Mihaly Csikszentmihalyi's Essays in Response to the Edge Annual Question 1998-2014

"What Scientific Idea Is Ready For Retirement?" (2014)

Max Planck's Faith

Note that in the quote in this year's Edge Question, Max Planck speaks of scientific truths "triumphing." Truths don't triumph, the people who propose them do. What needs to be retired is the faith that what scientists say are objective truths, with a reality independent of scientific claims. Some are indeed true, but others depend on so many initial conditions that they straddle the boundary between reality and fiction. [Continue...]

"What *Should* We Be Worried About?" (2013)

The Triumph of the Virtual, and its Consequences

I tried to rank my fears in order of their severity, but soon I realized that I would not complete this initial task before the submission deadline, so I decided to use a random number generator to choose among the fears. It turned out not to be a bad choice. Basically, it refers to the fear that in one or two generations children will grow up to be adults who will not be able to tell reality from imagination. Of course, humanity has always had a precarious hold on reality, but it looks like we are headed for a quantum leap into an abyss of insubstantiality. [Continue...]

"What Is Your Favorite Deep, Elegant, and Beautiful Explanation?" (2012)

"Power Tends to Corrupt, and Absolute Power Corrupts Absolutely." 

I hope I will not be drummed out of the corps of social science if I confess to the fact that I can't think of an explanation in our field that is both elegant and beautiful. Perhaps deep . . . I guess we are still too young to have explanations of that sort . . . But there is one elegant and deep statement (which, alas, is not quite an "explanation") that comes close to fulfilling the criteria, and that I find very useful as well as beautifully simple. [Continue...]

"What Will Change Everything?" (2009)

The End of Analytic Science 

The idea that will change the game of knowledge is the realization that it is more important to understand events, objects, and processes in their relationship with each other than in their singular structure.

Western science has achieved wonders with its analytic focus, but it is now time to take synthesis seriously. We shall realize that science cannot be value-free after all. The Doomsday clock ticking on the cover of the Bulletin of Atomic Scientists ever closer to midnight is just one reminder that knowledge ignorant of consequences is foolishness. [Continue...]

"What Are You Optimistic About?" (2007)

We Are Asking and Answering

I am optimistic for the simple reason that given the incredible odds against the existence of brains that can ask such questions, of laptops on which to answer them, and so on—here we are, asking and answering! [Continue...]

"What Is Your Dangerous Idea?" (2006)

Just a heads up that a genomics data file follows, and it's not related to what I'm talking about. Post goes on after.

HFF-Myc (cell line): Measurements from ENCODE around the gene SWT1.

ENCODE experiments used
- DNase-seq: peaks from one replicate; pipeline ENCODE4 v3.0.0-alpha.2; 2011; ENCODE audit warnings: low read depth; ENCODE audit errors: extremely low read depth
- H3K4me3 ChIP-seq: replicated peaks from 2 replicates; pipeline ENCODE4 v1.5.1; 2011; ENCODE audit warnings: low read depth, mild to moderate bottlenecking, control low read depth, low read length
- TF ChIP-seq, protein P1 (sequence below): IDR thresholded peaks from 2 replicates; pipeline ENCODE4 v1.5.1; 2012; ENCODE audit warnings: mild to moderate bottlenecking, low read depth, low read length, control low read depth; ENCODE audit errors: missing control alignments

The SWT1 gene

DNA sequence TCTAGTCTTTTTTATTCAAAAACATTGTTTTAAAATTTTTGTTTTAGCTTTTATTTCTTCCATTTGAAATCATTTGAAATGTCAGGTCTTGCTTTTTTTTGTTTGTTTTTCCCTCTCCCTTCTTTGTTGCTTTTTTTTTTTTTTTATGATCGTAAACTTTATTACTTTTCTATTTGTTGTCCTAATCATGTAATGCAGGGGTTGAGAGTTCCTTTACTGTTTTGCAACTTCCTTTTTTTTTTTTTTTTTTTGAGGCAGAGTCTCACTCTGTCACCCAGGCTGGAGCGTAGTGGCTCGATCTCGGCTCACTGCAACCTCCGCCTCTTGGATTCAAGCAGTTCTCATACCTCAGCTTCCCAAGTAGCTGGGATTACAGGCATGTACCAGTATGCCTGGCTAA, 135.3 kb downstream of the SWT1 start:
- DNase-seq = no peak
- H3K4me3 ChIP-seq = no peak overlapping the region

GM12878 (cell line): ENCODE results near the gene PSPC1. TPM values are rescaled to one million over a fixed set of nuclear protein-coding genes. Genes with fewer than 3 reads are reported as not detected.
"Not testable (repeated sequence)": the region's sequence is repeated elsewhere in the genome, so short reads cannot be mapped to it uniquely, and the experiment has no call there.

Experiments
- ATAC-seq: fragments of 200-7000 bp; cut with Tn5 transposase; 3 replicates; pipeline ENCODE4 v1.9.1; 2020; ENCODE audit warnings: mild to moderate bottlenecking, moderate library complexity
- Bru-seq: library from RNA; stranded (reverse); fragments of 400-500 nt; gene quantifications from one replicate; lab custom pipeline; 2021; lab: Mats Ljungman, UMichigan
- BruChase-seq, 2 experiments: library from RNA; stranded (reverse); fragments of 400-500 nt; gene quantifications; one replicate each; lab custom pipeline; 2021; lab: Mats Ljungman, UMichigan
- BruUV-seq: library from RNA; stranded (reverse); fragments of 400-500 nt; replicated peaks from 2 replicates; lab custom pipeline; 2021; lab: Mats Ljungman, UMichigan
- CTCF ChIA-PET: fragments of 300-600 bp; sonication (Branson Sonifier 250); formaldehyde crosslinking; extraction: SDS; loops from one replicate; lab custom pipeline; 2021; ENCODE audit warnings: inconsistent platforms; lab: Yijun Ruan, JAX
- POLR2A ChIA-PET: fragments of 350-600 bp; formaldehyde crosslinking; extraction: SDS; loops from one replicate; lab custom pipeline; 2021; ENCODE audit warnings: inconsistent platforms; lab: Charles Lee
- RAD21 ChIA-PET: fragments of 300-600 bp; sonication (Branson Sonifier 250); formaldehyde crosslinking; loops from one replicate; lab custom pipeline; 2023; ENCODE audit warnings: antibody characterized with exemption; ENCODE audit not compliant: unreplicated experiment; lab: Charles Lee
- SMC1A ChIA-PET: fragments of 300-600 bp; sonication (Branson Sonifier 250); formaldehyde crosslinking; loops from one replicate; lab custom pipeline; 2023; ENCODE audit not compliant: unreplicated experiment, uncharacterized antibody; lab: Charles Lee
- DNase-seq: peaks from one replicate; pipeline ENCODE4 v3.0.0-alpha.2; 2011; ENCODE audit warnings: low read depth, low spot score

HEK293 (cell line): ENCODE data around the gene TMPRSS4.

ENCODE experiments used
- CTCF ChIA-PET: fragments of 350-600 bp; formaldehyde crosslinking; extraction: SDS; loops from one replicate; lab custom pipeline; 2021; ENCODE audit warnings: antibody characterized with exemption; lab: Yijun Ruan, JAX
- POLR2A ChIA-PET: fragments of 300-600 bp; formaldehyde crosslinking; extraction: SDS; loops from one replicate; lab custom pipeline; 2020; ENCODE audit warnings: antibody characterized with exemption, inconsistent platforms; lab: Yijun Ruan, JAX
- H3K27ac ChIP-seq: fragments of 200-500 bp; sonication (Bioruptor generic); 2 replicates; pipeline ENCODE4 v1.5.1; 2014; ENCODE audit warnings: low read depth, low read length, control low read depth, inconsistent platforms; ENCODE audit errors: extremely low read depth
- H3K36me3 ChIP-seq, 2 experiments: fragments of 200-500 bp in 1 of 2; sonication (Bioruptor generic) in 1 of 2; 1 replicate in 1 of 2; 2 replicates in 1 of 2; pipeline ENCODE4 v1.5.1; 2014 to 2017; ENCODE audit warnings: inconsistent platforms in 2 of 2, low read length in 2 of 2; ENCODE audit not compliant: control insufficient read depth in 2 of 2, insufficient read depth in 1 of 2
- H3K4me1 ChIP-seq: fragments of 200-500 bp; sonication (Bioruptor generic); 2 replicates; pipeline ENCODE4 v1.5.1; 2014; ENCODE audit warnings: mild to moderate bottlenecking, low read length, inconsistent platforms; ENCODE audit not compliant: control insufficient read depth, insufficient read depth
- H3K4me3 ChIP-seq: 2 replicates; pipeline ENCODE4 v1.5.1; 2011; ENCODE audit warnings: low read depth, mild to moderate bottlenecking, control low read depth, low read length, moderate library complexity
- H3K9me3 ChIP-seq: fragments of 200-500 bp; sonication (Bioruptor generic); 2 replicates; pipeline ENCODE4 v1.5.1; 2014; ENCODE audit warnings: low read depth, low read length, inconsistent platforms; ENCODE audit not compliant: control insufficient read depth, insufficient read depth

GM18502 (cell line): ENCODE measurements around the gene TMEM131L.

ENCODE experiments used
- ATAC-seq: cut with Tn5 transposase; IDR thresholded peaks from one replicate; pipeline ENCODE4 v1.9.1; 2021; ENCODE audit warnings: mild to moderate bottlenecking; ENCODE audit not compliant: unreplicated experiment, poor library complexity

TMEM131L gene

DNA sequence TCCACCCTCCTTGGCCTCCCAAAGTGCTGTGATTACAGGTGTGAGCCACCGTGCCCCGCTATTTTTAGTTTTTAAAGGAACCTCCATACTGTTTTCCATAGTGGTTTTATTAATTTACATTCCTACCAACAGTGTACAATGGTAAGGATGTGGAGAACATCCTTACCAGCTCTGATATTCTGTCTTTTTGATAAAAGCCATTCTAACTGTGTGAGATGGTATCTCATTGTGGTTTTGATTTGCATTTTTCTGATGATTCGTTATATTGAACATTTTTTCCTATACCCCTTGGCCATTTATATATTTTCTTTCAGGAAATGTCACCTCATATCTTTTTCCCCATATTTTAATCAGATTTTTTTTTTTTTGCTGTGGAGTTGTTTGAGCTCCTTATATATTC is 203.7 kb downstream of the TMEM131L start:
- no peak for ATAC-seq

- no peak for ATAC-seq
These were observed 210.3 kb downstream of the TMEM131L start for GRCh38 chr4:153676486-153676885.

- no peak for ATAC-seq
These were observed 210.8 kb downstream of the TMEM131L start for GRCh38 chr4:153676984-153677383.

The Free Market

Generally, ideas are thought to be dangerous when they threaten an entrenched authority. Galileo was sued not because he claimed that the earth revolved around the sun—a "hypothesis" his chief prosecutor, Cardinal Bellarmine, apparently was quite willing to entertain in private—but because the Church could not afford a fact it claimed to know be reversed by another epistemology, in this case by the scientific method. Similar conflicts arose when Darwin's view of how humans first appeared on the planet challenged religious accounts of creation, or when Mendelian genetics applied to the growth of hardier strains of wheat challenged Leninist doctrine as interpreted by Lysenko.

One of the most dangerous ideas at large in the current culture is that the "free market" is the ultimate arbiter of political decisions, and that there is an "invisible hand" that will direct us to the most desirable future provided the free market is allowed to actualize itself. This mystical faith is based on some reasonable empirical foundations, but when embraced as a final solution to the ills of humankind, it risks destroying both the material resources, and the cultural achievements that our species has so painstakingly developed. [Continue...]

"What Do You Believe Is True Even Though You Cannot Prove It?" (2005)

When I first read your question, I was sure it was a trick—after all, almost nothing I believe in I can prove. I believe the earth is round, but I cannot prove it, nor can I prove that the earth revolves around the sun or that the naked fig tree in the garden will have leaves in a few months. I can't prove quarks exist or that there was a Big Bang—all of these and millions of other beliefs are based on faith in a community of knowledge whose proofs I am willing to accept, hoping they will accept on faith the few measly claims to proof I might advance.

But then I realized—after reading some of the early postings—that every one else has assumed implicitly that the "you" in: "even if you cannot prove it" referred not to the individual respondent, but to the community of knowledge—it actually stood for "one" rather than for "you." That everyone seems to have understood this seems to me a remarkable achievement, a merging of the self with the collective that only great religions and profound ideologies occasionally achieve. [Continue...]